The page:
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Achieve this ideal — Tradition Seven

SevenThe A.A. groups themselves ought to be fully supported by the voluntary contributions of their own members. We think that each group should soon achieve this ideal; that any public solicitation of funds using the name of Alcoholics Anonymous is highly dangerous, whether by groups, clubs, hospitals, or other outside agencies; that acceptance of large gifts from any source, or of contributions carrying any obligation whatever, is unwise. Then, too, view with much concern those A.A. treasuries which con-tinue, beyond prudent reserves, to accumulate funds for no stated A.A. purpose. Experience has often warned us that nothing can so surely destroy our spiritual heritage as futile disputes over property, money, and authority.

If I am passing through Banská Bystrica and go to a meeting, I do not thereby become a member of that group. Nor do I cease to be a member of my home group, for which I remain responsible along with other group members. I thus contribute financially only to my own group. Group announcements helpfully quote this first line of the long form. Whether visitors and occasional attendees understand this and refrain from contributing to the pot is up to them. Since, in most groups, everyone pops a penny in the basket, even visitors, insisting that only group members contribute can come across as officious. Under the general principle underpinning Tradition Seven, each person is responsible for their own reception, understanding, interpretation, and application of incoming information.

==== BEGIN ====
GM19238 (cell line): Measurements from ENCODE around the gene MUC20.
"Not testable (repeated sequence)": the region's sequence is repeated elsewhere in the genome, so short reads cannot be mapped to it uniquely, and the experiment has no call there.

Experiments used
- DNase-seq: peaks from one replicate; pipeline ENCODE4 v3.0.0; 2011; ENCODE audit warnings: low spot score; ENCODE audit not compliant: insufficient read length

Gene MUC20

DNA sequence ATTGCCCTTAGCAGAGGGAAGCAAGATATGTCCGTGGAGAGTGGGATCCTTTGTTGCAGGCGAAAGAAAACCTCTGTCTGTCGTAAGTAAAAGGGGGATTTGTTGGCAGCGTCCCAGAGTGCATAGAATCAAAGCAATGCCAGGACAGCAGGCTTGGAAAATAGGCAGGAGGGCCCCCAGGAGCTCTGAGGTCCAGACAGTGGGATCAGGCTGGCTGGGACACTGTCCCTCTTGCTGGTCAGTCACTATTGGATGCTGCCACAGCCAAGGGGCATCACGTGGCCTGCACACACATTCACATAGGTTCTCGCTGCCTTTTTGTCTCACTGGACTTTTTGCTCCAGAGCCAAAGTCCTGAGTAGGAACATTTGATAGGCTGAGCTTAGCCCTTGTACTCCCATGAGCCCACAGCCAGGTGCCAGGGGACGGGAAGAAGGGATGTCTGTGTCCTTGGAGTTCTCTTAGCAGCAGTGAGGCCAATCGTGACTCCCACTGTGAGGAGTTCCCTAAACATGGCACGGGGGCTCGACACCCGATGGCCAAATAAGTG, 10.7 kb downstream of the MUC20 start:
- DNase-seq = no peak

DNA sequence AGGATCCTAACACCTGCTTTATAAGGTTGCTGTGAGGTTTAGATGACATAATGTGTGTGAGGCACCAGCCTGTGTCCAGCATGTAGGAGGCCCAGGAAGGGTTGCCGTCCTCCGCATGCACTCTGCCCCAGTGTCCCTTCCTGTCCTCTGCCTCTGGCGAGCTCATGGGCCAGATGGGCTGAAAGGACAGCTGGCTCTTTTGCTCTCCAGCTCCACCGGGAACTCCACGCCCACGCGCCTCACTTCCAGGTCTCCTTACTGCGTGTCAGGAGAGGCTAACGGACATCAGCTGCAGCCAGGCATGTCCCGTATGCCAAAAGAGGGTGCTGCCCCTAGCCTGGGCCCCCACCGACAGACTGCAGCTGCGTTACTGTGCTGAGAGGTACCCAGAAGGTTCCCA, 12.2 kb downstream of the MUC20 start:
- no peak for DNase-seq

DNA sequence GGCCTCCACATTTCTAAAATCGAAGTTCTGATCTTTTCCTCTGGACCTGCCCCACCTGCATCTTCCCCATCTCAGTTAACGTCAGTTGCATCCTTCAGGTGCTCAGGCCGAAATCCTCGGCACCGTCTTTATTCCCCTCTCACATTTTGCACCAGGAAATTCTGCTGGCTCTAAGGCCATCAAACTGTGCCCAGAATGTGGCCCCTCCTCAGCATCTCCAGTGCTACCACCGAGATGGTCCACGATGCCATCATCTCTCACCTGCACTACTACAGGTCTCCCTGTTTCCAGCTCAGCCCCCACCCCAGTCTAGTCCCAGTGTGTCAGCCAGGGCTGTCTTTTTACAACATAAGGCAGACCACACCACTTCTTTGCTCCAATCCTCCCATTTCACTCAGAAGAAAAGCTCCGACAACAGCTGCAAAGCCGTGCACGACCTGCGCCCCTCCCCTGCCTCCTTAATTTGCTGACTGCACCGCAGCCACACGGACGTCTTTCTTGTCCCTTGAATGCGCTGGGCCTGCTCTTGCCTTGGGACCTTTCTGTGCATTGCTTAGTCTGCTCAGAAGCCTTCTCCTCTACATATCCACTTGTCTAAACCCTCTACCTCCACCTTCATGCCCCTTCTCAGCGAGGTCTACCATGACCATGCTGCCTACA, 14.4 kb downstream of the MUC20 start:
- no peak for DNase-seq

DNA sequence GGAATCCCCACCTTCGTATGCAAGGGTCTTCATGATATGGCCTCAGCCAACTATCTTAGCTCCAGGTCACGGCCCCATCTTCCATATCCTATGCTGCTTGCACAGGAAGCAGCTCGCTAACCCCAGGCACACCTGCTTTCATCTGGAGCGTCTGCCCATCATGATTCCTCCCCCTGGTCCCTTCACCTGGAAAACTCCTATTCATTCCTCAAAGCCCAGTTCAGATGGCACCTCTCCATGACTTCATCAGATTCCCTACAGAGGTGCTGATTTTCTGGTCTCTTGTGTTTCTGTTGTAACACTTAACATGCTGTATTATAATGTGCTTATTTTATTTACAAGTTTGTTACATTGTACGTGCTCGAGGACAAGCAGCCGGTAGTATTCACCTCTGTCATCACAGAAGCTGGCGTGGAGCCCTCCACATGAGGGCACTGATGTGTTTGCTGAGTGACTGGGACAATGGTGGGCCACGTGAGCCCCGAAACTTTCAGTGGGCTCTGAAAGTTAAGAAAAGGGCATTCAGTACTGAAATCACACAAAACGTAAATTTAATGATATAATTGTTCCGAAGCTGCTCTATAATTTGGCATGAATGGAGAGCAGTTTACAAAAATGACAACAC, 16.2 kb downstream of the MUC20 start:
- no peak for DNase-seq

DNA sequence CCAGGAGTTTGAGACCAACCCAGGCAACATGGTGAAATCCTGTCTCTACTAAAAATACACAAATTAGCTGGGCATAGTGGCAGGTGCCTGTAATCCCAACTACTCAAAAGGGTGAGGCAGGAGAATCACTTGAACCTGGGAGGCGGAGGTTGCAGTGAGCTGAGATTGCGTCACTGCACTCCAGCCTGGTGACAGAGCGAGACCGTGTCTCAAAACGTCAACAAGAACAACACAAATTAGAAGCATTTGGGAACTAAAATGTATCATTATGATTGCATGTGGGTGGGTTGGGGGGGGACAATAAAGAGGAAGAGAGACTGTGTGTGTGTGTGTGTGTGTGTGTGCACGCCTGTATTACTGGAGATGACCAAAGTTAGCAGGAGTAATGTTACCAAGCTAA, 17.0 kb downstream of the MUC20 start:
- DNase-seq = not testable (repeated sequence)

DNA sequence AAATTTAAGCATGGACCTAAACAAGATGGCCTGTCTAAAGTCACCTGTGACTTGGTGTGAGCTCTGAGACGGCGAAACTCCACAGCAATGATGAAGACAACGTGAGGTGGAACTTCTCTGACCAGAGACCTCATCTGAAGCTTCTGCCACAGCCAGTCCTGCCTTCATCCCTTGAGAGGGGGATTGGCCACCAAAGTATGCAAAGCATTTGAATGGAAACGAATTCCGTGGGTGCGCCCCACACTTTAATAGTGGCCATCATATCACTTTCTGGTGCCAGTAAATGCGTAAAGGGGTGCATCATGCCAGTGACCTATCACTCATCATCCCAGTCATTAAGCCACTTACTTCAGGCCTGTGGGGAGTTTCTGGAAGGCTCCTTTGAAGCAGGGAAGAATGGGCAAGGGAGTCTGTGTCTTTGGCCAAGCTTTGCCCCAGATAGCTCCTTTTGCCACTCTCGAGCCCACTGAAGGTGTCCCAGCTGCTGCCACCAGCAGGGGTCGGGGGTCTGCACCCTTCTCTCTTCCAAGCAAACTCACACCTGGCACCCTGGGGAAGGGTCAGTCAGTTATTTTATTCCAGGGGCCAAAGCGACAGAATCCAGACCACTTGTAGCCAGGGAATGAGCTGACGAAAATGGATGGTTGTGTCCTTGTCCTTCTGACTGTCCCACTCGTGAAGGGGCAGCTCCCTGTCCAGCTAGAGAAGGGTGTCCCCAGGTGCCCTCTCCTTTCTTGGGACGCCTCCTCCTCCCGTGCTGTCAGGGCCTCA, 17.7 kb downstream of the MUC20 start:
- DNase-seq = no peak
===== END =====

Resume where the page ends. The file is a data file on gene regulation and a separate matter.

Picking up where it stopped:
When a group is dependent for its content, for its service, for its financial contributions, for its spiritual welfare, and for its culture and robustness on its own members, rather than on those who happen to be passing through or on irregular attendees, it acquires the character and strength of the spiritual entity it is intended to be. It can then survive even without such visitors. It need not post constant adverts online or publicise itself. It can take an unpopular approach (for instance focusing on the Steps and Traditions and being less interested in drunkalogues and ‘getting current’) without fear it will be unable to pay the rent. In short, it is free to follow its conscience. A few quid, euros, kronor, doubloons, or florins in the pot, split between even half a dozen people, is quite affordable and is dwarfed by the great changes wrought in one’s life through the sobriety it facilitates.

– Tim M.

 

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